Global Consensus on IVUS in Peripheral Interventions Published

Royal Philips announced the establishment of the first-ever global consensus for the appropriate use of intravascular ultrasound (IVUS) in lower extremity arterial and venous interventions.

Published in the Journal of the American College of Cardiology: Cardiovascular Interventions, “Appropriate Use of Intravascular Ultrasound During Arterial and Venous Lower Extremity Interventions,” is a consensus document from 30 global vascular experts recommends routine use of IVUS as a preferred imaging modality in all phases in many peripheral vascular disease (PVD) procedures.  

“The voting panelists considered a variety of clinical scenarios and based on their extensive experience, arrived at a strong consensus,” said lead author Eric A Secemsky, MD, Interventional Cardiologist at Beth Israel Deaconess Medical Center and Assistant Professor of Medicine at Harvard Medical School, Boston USA. “They recommend routine use of IVUS as a preferred imaging modality in all phases for many peripheral interventions, both diagnostic and therapeutic, as it enables such exquisite visualization of the target vessel and lesion. Their recommendations, which withstood the rigor of peer review, can now be considered in the formulation of clinical guidelines for the diagnosis and treatment of peripheral vascular disease.”

PVD affects an estimated 200 million people worldwide, including approximately 40 to 45 million Americans, according to the American Heart Association. The authors noted that minimally invasive approaches for PVD interventions are increasingly common, but traditional imaging techniques like angiography have limitations, including 2D projections of 3D vasculature, which can complicate diagnosis and intraprocedural optimization.

“As the global leader in providing vascular solutions to physicians and the patients they serve, we especially value the rigor and independence of this cross-specialty expert consensus,” said Heather Hudnut Page, General Manager and Business Leader for Peripheral Vascular Image Guided Therapy Devices at Philips. “It is exciting to know that this initiative has the potential to standardize the use of IVUS in peripheral interventions and guide clinical decisions to further improve the quality of care procedures for patients.”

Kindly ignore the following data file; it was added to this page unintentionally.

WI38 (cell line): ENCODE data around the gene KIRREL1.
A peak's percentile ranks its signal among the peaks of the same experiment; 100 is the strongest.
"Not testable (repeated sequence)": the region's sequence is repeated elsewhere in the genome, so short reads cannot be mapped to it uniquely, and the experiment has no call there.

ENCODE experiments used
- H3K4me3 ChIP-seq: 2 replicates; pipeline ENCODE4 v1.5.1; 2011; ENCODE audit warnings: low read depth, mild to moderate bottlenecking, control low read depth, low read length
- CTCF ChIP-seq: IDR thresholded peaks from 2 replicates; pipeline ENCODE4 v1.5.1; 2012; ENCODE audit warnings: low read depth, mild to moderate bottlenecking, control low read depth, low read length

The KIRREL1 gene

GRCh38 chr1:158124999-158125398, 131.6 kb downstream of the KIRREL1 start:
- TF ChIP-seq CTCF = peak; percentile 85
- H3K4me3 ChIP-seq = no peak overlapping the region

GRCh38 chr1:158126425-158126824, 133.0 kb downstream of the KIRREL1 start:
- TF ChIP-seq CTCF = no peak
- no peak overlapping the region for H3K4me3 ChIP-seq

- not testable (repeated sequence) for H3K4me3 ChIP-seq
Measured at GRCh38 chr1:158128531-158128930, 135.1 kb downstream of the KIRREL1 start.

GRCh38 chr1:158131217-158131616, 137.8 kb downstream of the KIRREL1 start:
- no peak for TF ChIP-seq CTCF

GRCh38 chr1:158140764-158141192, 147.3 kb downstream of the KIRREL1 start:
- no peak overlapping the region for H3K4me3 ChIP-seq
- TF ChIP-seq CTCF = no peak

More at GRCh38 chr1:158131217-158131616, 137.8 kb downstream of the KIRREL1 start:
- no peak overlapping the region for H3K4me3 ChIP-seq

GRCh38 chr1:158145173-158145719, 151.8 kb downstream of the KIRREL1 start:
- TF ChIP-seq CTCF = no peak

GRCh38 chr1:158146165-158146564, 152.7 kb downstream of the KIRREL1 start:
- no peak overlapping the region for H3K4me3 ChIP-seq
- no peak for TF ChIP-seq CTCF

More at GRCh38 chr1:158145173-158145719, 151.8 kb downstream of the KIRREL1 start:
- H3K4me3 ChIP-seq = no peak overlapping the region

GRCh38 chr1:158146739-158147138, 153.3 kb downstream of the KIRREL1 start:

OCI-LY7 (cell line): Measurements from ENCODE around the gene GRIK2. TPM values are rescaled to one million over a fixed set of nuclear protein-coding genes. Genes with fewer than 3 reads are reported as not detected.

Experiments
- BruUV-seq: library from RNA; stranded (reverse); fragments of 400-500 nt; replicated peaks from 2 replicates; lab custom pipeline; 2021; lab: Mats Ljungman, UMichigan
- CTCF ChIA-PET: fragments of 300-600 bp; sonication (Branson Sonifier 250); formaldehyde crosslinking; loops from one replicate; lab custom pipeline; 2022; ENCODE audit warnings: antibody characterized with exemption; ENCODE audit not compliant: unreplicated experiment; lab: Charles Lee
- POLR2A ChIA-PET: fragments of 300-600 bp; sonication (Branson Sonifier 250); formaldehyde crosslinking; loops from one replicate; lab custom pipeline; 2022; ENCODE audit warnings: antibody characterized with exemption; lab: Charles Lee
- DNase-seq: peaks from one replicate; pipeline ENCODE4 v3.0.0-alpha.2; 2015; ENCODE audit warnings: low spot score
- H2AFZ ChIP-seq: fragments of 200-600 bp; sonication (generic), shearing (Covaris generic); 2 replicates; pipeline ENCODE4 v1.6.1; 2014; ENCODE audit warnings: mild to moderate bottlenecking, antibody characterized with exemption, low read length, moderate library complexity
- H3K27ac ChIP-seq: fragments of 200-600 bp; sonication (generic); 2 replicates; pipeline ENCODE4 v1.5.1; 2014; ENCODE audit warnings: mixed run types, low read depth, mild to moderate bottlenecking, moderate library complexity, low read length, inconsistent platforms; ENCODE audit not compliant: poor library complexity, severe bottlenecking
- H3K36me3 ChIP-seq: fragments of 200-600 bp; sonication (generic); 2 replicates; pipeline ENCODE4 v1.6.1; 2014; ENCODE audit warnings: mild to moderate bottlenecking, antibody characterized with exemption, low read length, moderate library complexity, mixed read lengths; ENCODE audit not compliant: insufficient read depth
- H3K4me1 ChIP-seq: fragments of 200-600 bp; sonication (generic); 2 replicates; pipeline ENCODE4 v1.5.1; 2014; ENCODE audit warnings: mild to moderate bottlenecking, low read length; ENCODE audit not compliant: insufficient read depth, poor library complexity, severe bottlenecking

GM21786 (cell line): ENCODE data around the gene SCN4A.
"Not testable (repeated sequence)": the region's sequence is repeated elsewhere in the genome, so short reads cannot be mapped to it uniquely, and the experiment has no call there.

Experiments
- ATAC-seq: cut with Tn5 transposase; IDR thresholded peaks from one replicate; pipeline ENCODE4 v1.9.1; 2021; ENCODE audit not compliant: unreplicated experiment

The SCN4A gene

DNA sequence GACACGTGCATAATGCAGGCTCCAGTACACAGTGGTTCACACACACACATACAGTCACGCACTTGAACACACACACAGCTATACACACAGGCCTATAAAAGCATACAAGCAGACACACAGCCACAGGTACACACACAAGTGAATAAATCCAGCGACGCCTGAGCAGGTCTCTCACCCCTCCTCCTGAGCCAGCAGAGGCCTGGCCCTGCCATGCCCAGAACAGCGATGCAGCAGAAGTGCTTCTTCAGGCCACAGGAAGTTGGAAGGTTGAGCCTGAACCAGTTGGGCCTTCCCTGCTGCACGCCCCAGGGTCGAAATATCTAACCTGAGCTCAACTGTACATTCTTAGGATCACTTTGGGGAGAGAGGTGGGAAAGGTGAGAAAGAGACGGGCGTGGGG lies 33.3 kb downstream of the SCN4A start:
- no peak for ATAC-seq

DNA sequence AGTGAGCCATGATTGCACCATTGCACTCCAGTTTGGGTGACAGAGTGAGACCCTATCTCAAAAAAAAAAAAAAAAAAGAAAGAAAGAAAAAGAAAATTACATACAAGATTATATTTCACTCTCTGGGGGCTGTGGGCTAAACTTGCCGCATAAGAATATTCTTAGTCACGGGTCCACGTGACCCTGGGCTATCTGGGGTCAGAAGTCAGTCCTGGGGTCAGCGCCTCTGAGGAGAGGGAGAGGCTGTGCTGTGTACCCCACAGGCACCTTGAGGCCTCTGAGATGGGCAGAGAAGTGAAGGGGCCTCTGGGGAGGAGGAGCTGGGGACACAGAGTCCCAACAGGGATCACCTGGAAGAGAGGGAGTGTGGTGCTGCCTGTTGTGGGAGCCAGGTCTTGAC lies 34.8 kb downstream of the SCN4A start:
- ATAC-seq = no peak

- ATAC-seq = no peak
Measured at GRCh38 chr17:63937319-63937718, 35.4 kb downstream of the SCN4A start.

Supported in part by research grants from Philips and Boston Scientific, the study was conducted and analyzed independently by Smith Center for Outcomes Research, gathering a wide spectrum of vascular expert opinion to ascertain the role of intravascular imaging in contemporary clinical practice.

To achieve consensus, the broad, multi-disciplinary, global experts used a rigorous RAND/University of California, Los Angeles appropriateness method. The writing committee generated a systematic and comprehensive list of key clinical scenarios and the role of IVUS in decision-making pathways before voting by a separate committee of world experts in the field who were blind to each other’s responses. The initial results of their work were first shared at a special symposium during the 2021 Vascular Interventional Advances (VIVA) annual meeting. Subsequently, the Smith Center for Outcomes Research team has released a Systematic Literature Review (SLR) (Natesan, et al) summarizing and systematically appraising the number of observational cohort studies in the peripheral vascular space prior to the late-breaking RCT data from Australia further demonstrating benefits of IVUS-guidance in PVD patients (Allan et al). Dr. Secemsky et al also published a contemporary review in EuroIntervention showing how IVUS imaging can standardize daily practice decisions through a data-driven approach. In the current JACC: Cardiovascular Interventions publication, the experts established clinical agreement to identify optimal use of IVUS and potential gaps to set a standard across medical subspecialties in order to drive positive outcomes for patients.

“Lack of clarity in the appropriate use of IVUS in peripheral vascular procedures has raised important questions in daily interventional practice,” said Sahil Parikh, MD, Director of Endovascular Services at Columbia University Irving Medical Center. “Establishing the appropriate use criteria recommendations is a historical milestone and foundational step towards improving the quality and safety of peripheral vascular procedures.” 

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